Business Leadership and Culture

Business Leadership and Culture

National Management Styles in the Global Economy

Björn Bjerke

How do business leaders think as a result of their national culture? This book provides a discussion and comparative analysis of five major cultures – American, Arab, Chinese, Japanese and Scandinavian – and how they reveal themselves in business practice.

Chapter 8: Scandinavian Culture

Björn Bjerke

Subjects: business and management, business leadership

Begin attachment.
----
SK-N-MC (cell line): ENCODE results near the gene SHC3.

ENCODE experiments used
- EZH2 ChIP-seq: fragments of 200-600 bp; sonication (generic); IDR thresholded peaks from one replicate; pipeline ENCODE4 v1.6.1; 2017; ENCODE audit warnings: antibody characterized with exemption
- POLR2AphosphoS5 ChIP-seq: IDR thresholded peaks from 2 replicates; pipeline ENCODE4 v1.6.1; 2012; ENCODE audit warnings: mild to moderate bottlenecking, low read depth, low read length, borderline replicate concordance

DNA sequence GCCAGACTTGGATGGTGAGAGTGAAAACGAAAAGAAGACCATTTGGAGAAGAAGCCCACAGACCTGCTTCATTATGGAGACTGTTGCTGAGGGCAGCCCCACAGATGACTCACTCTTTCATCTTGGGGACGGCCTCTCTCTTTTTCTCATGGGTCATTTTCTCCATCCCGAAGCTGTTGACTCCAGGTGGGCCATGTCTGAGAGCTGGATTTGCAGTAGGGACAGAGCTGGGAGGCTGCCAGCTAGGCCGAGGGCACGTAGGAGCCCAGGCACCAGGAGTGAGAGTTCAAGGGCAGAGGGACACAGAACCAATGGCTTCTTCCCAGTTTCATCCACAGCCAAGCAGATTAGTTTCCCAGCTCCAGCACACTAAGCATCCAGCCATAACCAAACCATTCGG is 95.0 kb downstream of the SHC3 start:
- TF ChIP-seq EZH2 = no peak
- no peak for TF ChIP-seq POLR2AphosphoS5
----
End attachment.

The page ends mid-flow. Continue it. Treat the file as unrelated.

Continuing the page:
Page 197 8—  Scandinavian Culture Introduction The European Nordic countries usually refer to Denmark, Norway, Sweden, Iceland and Finland. When discussing Scandinavian countries, this usually means only  Denmark, Norway and Sweden even though, from a geographical point of view, Denmark is not situated on the Scandinavian peninsula. When Scandinavian culture is  discussed in this study, this refers, by and large, to Denmark, Norway and Sweden. Some of the viewpoints are also valid for Finland (being so close to the  Scandinavian countries in history and traditions) but true to the thesis (which has been stated previously in this study) that language is a mirror of culture, Finland does  not belong to the Scandinavian culture. The Finnish language is not a member of the Scandinavian language group. However, approximately 7 per cent of Finns have  Swedish as their mother tongue. Even then, the Scandinavians may oppose being lumped together in one culture group. A Swede may say that he or she is different, for instance, from a Dane, but  remember that I, as mentioned earlier, paint with a broad brush and that cultures do not refer to single individuals. Furthermore, a Saudi Arab may even be more  justified in claiming that he or she is different from an Egyptian, or a Hokkien Chinese that he or she is different from a Hakka. In a global perspective, Sweden,  Denmark, Norway and Finland are often combined into one cultural group (Ronen and Shenkar, 1985, p. 449). A widespread belief about business in Scandinavia is...

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